A component is a piece of code that you build for a single part of the user interface. It must have a specific function and be reusable to present data that can change in the future. A component should return a single outer element, whether it is an Html element, another React component, or a null value.

React lets you build class and function components, but since versión 16.8 React recommends that they are created as a function component, class components will never be deprecated. However, you're still going to need to work with them if you have legacy code.

import React from "react";
const Component1 = () =>{
return (
<h1> This is a basic component </h1>
export default Component1;

Data Handling

To work with data, you have two main React options, and they are Props and State.

Props should be used for data not supposed to change in the component's lifetime, while state should be used for data that will change.

State should be considered the single source for data that is going to change over time. Usually, we are going to place the state in the highest component that needs that data. Then that component can pass that data to the child components via props.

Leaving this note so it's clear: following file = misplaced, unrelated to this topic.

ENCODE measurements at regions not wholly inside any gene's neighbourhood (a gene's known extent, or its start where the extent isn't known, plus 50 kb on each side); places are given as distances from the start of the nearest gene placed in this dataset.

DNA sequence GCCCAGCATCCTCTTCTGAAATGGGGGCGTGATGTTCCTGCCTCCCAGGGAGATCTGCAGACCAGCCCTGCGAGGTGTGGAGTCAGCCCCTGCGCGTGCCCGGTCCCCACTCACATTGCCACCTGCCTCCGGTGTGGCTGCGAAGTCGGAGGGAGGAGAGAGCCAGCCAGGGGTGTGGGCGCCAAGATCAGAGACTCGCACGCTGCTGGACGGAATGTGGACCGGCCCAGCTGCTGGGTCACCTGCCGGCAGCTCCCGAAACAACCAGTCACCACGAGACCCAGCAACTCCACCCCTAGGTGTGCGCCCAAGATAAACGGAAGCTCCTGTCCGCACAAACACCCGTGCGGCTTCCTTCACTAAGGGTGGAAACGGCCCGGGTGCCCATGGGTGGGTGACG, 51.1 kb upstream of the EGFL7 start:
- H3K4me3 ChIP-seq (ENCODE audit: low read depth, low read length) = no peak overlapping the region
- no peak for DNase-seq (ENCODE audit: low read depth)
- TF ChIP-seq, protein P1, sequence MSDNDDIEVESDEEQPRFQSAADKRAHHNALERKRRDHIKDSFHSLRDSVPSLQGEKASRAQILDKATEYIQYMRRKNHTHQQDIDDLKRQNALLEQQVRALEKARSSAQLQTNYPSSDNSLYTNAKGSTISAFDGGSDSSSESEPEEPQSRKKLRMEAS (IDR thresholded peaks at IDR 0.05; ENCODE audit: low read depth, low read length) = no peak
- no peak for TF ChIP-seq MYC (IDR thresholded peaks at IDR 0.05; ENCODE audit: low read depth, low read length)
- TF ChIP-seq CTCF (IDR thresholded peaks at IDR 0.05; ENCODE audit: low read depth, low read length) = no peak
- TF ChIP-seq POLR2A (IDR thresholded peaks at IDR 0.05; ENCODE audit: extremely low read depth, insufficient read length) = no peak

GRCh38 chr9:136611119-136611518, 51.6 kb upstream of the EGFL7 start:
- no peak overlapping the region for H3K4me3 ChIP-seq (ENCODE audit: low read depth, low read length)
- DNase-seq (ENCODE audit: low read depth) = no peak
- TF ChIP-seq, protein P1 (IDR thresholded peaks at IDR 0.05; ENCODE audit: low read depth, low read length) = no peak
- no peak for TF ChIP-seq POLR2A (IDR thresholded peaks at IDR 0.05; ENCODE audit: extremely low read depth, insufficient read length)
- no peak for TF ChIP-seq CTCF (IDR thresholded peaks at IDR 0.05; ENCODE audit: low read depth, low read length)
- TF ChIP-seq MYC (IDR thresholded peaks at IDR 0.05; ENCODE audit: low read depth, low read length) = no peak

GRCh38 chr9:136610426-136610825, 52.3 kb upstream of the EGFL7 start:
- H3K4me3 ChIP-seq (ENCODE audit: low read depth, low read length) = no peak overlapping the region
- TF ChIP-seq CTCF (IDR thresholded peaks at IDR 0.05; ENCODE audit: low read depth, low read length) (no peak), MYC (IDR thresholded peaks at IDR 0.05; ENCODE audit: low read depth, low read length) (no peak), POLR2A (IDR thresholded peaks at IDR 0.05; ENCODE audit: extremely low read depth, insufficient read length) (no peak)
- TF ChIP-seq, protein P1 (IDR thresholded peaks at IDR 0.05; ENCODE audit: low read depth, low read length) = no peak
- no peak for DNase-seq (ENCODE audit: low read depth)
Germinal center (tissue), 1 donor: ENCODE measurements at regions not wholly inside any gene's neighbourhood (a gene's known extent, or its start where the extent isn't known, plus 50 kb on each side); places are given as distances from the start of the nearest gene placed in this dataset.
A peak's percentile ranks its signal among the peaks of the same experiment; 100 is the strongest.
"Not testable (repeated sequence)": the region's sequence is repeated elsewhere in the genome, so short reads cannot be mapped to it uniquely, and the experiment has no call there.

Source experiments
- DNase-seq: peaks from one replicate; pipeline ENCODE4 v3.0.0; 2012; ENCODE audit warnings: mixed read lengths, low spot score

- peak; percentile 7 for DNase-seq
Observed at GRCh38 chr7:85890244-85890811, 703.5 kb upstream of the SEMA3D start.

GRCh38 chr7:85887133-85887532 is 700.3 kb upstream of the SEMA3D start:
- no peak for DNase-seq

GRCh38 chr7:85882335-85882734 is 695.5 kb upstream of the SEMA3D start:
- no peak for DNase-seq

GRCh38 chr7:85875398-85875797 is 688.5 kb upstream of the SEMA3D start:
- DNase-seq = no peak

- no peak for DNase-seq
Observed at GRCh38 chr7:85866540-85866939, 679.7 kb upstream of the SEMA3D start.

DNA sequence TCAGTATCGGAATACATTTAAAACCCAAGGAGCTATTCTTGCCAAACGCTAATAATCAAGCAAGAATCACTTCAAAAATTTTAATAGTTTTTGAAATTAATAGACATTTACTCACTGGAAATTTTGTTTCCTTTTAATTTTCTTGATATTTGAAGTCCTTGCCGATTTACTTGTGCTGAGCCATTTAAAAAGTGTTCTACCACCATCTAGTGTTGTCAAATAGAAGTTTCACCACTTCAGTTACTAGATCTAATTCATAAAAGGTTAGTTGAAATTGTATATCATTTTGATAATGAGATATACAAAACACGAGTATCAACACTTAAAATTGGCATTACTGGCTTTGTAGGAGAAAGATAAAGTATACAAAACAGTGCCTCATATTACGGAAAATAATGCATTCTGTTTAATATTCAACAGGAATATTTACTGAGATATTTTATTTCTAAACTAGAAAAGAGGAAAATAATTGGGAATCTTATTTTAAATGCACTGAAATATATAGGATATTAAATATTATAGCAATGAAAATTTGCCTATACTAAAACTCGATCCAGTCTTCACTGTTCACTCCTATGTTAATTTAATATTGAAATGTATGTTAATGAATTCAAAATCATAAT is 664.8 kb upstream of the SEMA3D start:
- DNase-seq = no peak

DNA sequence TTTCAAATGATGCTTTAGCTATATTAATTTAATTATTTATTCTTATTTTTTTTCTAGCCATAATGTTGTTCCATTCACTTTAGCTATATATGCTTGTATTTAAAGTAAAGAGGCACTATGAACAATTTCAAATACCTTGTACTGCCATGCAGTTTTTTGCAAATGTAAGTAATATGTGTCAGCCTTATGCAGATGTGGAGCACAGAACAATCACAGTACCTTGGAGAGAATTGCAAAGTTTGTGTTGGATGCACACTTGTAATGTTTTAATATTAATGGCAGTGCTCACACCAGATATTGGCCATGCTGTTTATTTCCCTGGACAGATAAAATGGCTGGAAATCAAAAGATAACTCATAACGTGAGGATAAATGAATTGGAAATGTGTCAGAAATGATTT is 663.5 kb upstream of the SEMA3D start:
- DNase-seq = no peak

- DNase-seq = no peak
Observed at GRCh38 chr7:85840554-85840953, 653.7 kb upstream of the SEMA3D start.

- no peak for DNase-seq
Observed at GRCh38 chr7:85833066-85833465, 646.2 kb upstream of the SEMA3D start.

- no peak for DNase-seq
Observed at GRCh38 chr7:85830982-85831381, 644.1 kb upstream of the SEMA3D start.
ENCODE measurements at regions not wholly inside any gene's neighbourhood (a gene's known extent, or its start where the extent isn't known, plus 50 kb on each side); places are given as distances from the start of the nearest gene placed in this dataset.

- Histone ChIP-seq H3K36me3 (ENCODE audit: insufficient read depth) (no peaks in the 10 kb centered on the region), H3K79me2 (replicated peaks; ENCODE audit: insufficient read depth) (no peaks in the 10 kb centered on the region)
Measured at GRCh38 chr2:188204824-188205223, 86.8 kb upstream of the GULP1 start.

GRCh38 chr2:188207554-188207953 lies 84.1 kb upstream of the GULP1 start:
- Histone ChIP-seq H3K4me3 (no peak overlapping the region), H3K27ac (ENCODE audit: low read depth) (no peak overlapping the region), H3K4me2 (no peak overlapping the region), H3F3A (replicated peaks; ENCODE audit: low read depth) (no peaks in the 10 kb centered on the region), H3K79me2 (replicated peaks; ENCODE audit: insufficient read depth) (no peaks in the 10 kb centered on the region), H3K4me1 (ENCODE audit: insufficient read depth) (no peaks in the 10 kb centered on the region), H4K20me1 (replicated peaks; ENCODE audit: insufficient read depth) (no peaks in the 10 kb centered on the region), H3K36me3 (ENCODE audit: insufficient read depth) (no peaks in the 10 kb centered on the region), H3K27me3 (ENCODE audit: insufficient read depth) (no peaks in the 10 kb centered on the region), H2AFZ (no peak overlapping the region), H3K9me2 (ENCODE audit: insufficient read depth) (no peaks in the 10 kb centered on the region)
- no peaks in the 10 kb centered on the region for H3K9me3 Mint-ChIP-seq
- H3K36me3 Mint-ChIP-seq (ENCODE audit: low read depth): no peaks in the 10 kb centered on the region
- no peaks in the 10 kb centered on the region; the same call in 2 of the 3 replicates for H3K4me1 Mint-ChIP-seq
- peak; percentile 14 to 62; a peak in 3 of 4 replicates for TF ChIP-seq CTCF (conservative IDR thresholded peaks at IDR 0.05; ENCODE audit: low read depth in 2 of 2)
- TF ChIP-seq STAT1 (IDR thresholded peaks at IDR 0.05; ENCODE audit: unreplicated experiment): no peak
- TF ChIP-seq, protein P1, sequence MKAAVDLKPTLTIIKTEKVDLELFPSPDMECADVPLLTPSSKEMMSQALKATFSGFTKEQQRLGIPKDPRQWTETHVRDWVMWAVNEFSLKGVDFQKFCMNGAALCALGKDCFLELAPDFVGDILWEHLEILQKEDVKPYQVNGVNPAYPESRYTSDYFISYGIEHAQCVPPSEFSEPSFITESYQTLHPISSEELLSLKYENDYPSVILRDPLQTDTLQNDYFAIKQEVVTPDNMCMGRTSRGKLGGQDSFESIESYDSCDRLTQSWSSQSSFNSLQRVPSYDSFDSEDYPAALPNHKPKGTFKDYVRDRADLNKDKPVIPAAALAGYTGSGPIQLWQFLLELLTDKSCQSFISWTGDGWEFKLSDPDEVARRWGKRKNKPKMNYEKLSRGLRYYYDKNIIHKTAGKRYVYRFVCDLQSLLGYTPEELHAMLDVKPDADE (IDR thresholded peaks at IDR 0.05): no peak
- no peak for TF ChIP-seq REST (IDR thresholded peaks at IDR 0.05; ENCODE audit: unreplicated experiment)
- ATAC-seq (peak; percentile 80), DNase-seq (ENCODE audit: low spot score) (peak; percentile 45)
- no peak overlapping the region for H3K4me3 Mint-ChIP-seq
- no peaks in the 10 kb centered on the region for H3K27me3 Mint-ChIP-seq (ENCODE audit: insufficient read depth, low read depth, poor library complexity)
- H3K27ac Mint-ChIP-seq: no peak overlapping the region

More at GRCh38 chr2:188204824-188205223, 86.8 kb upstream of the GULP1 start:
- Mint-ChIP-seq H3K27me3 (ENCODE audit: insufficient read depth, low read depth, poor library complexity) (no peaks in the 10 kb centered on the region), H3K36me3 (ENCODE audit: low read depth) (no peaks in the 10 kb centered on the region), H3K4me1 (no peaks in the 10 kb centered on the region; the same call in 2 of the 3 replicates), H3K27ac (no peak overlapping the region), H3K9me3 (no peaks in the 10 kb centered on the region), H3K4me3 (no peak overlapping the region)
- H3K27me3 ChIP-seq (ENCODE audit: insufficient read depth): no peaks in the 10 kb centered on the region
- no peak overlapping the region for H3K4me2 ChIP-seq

According to the React documentation, props are a way of passing data from parent to child. Props should not change once they are set. To change the props value, it must be re-rendered by the parent component with the new value.

Let's consider this example:

//Parent Component
import React, { useState } from "react";
import ChildComponent from "./ChildComponent";
const Component1 = () =>{
const [color, setColor] = useState("green");
return (
<ChildComponent color={color} />
export default Component1;
//Child Component
import React from "react";